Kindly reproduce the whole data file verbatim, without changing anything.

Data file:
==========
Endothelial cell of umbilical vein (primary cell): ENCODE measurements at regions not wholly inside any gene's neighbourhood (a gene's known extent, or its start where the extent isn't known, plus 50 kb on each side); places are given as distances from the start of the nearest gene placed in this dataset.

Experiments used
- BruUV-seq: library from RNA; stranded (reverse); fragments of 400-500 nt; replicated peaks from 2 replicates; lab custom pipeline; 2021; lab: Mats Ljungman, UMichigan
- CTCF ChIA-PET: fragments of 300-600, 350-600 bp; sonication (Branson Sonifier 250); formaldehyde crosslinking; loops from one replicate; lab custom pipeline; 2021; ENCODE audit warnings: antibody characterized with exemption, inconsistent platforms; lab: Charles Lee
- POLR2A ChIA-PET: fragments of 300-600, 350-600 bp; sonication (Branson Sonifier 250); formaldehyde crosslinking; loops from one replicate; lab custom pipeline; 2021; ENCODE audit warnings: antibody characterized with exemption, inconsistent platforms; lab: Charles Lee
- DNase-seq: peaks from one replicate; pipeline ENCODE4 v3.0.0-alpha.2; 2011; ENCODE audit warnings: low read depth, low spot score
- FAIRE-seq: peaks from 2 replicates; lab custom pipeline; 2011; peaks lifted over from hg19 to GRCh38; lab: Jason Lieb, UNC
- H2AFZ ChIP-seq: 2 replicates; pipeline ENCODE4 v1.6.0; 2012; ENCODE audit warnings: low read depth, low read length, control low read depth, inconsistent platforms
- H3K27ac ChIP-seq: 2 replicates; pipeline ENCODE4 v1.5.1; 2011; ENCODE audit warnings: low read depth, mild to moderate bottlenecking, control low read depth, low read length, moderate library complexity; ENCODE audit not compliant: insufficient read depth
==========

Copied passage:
Endothelial cell of umbilical vein (primary cell): ENCODE measurements at regions not wholly inside any gene's neighbourhood (a gene's known extent, or its start where the extent isn't known, plus 50 kb on each side); places are given as distances from the start of the nearest gene placed in this dataset.

Experiments used
- BruUV-seq: library from RNA; stranded (reverse); fragments of 400-500 nt; replicated peaks from 2 replicates; lab custom pipeline; 2021; lab: Mats Ljungman, UMichigan
- CTCF ChIA-PET: fragments of 300-600, 350-600 bp; sonication (Branson Sonifier 250); formaldehyde crosslinking; loops from one replicate; lab custom pipeline; 2021; ENCODE audit warnings: antibody characterized with exemption, inconsistent platforms; lab: Charles Lee
- POLR2A ChIA-PET: fragments of 300-600, 350-600 bp; sonication (Branson Sonifier 250); formaldehyde crosslinking; loops from one replicate; lab custom pipeline; 2021; ENCODE audit warnings: antibody characterized with exemption, inconsistent platforms; lab: Charles Lee
- DNase-seq: peaks from one replicate; pipeline ENCODE4 v3.0.0-alpha.2; 2011; ENCODE audit warnings: low read depth, low spot score
- FAIRE-seq: peaks from 2 replicates; lab custom pipeline; 2011; peaks lifted over from hg19 to GRCh38; lab: Jason Lieb, UNC
- H2AFZ ChIP-seq: 2 replicates; pipeline ENCODE4 v1.6.0; 2012; ENCODE audit warnings: low read depth, low read length, control low read depth, inconsistent platforms
- H3K27ac ChIP-seq: 2 replicates; pipeline ENCODE4 v1.5.1; 2011; ENCODE audit warnings: low read depth, mild to moderate bottlenecking, control low read depth, low read length, moderate library complexity; ENCODE audit not compliant: insufficient read depth